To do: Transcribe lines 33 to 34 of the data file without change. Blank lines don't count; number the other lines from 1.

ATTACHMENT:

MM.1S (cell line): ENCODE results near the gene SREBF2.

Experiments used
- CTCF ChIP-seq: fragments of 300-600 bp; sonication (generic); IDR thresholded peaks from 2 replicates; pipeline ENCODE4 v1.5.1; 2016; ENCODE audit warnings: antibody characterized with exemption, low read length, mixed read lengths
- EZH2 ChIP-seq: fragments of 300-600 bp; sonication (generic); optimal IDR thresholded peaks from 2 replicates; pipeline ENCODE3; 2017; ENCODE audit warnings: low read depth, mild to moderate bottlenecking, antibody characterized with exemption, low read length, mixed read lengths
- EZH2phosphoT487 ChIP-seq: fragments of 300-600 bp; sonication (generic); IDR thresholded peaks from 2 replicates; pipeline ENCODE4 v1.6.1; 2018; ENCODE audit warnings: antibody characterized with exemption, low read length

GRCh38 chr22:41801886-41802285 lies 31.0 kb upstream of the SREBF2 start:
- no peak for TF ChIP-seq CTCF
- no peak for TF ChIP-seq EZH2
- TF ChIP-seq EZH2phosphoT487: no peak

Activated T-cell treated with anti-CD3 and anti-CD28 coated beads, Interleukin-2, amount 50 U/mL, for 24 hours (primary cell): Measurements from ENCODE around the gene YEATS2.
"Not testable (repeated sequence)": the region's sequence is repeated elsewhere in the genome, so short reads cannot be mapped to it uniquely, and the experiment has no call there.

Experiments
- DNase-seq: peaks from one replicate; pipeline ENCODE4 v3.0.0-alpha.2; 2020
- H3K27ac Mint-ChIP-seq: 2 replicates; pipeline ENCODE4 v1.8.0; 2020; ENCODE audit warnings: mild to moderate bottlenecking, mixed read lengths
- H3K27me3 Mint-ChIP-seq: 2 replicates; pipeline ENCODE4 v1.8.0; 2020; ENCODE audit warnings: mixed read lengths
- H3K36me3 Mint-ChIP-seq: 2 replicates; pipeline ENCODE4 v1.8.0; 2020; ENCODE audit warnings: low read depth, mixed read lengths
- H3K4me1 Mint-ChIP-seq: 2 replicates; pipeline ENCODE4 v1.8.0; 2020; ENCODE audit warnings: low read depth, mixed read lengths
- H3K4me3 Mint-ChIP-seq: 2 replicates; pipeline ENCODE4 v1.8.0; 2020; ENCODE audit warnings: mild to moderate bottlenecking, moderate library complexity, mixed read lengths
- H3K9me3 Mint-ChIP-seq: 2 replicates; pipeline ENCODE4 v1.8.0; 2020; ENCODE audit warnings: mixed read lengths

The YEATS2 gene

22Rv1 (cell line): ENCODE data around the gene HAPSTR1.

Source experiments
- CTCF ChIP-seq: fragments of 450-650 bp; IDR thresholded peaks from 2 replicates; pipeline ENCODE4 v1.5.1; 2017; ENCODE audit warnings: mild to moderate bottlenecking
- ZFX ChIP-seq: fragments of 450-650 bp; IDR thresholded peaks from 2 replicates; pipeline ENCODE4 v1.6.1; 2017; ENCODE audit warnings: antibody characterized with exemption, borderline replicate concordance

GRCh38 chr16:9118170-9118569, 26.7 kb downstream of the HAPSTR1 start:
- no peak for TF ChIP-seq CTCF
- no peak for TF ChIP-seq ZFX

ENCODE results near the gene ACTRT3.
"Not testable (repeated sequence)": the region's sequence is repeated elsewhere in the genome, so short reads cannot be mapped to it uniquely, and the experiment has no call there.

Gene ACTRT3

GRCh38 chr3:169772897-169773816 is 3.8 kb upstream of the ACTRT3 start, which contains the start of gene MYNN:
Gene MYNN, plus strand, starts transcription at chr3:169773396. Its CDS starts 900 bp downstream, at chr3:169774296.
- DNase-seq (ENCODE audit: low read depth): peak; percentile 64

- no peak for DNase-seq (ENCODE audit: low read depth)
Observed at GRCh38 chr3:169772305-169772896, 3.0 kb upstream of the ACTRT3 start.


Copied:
- DNase-seq (ENCODE audit: low read depth): peak; percentile 64

- no peak for DNase-seq (ENCODE audit: low read depth)